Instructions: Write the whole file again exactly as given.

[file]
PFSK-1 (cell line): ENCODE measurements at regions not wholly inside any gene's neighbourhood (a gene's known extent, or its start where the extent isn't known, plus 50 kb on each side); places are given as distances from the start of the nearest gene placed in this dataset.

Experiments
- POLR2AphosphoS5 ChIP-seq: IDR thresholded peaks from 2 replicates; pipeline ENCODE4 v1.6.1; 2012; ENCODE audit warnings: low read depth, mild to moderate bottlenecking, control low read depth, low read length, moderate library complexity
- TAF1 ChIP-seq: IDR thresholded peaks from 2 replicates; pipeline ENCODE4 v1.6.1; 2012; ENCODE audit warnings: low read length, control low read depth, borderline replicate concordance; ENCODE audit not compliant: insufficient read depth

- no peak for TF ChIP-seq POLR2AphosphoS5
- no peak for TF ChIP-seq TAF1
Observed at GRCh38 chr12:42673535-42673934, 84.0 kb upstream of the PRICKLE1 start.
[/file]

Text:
PFSK-1 (cell line): ENCODE measurements at regions not wholly inside any gene's neighbourhood (a gene's known extent, or its start where the extent isn't known, plus 50 kb on each side); places are given as distances from the start of the nearest gene placed in this dataset.

Experiments
- POLR2AphosphoS5 ChIP-seq: IDR thresholded peaks from 2 replicates; pipeline ENCODE4 v1.6.1; 2012; ENCODE audit warnings: low read depth, mild to moderate bottlenecking, control low read depth, low read length, moderate library complexity
- TAF1 ChIP-seq: IDR thresholded peaks from 2 replicates; pipeline ENCODE4 v1.6.1; 2012; ENCODE audit warnings: low read length, control low read depth, borderline replicate concordance; ENCODE audit not compliant: insufficient read depth

- no peak for TF ChIP-seq POLR2AphosphoS5
- no peak for TF ChIP-seq TAF1
Observed at GRCh38 chr12:42673535-42673934, 84.0 kb upstream of the PRICKLE1 start.